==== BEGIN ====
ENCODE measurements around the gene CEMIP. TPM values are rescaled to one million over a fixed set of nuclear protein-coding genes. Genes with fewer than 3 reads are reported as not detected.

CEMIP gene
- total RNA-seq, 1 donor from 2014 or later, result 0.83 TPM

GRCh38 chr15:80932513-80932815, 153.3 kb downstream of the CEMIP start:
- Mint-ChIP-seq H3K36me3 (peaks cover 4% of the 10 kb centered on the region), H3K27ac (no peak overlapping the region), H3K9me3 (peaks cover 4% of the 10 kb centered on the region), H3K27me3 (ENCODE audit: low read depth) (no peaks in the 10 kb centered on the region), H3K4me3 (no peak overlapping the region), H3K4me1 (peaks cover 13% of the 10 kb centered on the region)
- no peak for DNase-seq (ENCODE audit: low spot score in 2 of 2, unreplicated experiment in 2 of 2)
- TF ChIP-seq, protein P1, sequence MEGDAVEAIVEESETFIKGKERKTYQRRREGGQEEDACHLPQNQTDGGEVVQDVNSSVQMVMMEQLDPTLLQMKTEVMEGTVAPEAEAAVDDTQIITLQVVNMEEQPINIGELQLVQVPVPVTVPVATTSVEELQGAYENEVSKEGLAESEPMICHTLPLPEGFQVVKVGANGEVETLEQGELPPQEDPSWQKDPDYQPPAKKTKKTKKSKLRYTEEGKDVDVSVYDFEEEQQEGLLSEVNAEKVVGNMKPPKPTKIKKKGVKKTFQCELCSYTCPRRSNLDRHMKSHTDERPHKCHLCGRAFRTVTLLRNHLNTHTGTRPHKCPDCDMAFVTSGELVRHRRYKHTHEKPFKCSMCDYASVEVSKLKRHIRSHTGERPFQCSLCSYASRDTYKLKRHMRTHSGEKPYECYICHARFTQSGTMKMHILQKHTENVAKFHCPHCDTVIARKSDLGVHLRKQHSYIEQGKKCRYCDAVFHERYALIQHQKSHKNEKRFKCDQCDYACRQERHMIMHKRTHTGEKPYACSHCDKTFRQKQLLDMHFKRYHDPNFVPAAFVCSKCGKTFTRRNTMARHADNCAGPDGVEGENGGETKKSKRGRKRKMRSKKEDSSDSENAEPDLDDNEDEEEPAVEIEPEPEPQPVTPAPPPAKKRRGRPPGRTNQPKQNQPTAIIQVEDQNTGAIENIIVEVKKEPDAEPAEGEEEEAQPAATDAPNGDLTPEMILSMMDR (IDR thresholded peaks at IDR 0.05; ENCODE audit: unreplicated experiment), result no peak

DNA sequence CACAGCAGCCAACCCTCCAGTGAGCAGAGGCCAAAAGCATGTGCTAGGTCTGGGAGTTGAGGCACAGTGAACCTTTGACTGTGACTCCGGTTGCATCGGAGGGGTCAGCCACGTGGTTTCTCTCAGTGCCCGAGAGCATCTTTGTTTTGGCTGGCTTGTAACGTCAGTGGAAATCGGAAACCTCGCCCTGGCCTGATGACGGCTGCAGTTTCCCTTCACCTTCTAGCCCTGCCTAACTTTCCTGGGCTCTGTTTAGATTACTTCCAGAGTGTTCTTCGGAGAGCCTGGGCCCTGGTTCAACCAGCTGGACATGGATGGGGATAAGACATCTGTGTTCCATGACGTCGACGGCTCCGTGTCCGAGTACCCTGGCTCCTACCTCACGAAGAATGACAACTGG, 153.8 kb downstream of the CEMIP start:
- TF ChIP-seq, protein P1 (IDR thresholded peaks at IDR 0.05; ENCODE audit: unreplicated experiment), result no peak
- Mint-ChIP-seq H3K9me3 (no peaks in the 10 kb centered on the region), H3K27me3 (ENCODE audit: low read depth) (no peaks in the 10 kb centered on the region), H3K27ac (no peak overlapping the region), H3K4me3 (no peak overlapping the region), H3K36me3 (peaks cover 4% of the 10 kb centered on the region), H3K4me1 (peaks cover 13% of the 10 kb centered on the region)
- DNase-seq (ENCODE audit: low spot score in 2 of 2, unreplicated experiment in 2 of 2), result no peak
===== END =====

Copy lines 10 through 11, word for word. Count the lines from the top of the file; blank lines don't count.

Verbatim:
- Mint-ChIP-seq H3K9me3 (no peaks in the 10 kb centered on the region), H3K27me3 (ENCODE audit: low read depth) (no peaks in the 10 kb centered on the region), H3K27ac (no peak overlapping the region), H3K4me3 (no peak overlapping the region), H3K36me3 (peaks cover 4% of the 10 kb centered on the region), H3K4me1 (peaks cover 13% of the 10 kb centered on the region)
- DNase-seq (ENCODE audit: low spot score in 2 of 2, unreplicated experiment in 2 of 2), result no peak